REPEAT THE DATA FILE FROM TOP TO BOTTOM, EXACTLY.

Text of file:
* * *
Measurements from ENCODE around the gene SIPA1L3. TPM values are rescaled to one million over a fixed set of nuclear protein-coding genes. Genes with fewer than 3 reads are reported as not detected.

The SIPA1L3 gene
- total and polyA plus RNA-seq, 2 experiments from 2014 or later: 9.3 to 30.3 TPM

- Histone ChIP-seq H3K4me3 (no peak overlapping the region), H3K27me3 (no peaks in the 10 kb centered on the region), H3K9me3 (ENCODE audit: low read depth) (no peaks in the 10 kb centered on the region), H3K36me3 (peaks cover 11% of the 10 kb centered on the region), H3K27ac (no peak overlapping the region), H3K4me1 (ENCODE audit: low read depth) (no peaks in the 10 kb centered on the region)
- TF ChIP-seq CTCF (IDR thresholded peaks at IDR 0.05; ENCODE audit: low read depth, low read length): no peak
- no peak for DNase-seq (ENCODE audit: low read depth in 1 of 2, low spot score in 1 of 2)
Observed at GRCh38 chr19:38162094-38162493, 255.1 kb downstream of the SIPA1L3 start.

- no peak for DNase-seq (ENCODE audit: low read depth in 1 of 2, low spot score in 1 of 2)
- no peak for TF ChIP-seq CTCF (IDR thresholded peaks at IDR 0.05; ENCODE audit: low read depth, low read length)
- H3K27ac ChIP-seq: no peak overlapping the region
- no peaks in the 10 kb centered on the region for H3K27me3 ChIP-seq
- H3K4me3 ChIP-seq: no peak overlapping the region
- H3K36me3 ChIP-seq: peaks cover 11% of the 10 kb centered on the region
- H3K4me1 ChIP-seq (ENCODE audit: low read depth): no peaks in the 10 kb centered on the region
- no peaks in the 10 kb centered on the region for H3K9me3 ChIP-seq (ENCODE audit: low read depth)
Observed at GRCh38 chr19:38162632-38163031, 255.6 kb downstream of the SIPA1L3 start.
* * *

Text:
Measurements from ENCODE around the gene SIPA1L3. TPM values are rescaled to one million over a fixed set of nuclear protein-coding genes. Genes with fewer than 3 reads are reported as not detected.

The SIPA1L3 gene
- total and polyA plus RNA-seq, 2 experiments from 2014 or later: 9.3 to 30.3 TPM

- Histone ChIP-seq H3K4me3 (no peak overlapping the region), H3K27me3 (no peaks in the 10 kb centered on the region), H3K9me3 (ENCODE audit: low read depth) (no peaks in the 10 kb centered on the region), H3K36me3 (peaks cover 11% of the 10 kb centered on the region), H3K27ac (no peak overlapping the region), H3K4me1 (ENCODE audit: low read depth) (no peaks in the 10 kb centered on the region)
- TF ChIP-seq CTCF (IDR thresholded peaks at IDR 0.05; ENCODE audit: low read depth, low read length): no peak
- no peak for DNase-seq (ENCODE audit: low read depth in 1 of 2, low spot score in 1 of 2)
Observed at GRCh38 chr19:38162094-38162493, 255.1 kb downstream of the SIPA1L3 start.

- no peak for DNase-seq (ENCODE audit: low read depth in 1 of 2, low spot score in 1 of 2)
- no peak for TF ChIP-seq CTCF (IDR thresholded peaks at IDR 0.05; ENCODE audit: low read depth, low read length)
- H3K27ac ChIP-seq: no peak overlapping the region
- no peaks in the 10 kb centered on the region for H3K27me3 ChIP-seq
- H3K4me3 ChIP-seq: no peak overlapping the region
- H3K36me3 ChIP-seq: peaks cover 11% of the 10 kb centered on the region
- H3K4me1 ChIP-seq (ENCODE audit: low read depth): no peaks in the 10 kb centered on the region
- no peaks in the 10 kb centered on the region for H3K9me3 ChIP-seq (ENCODE audit: low read depth)
Observed at GRCh38 chr19:38162632-38163031, 255.6 kb downstream of the SIPA1L3 start.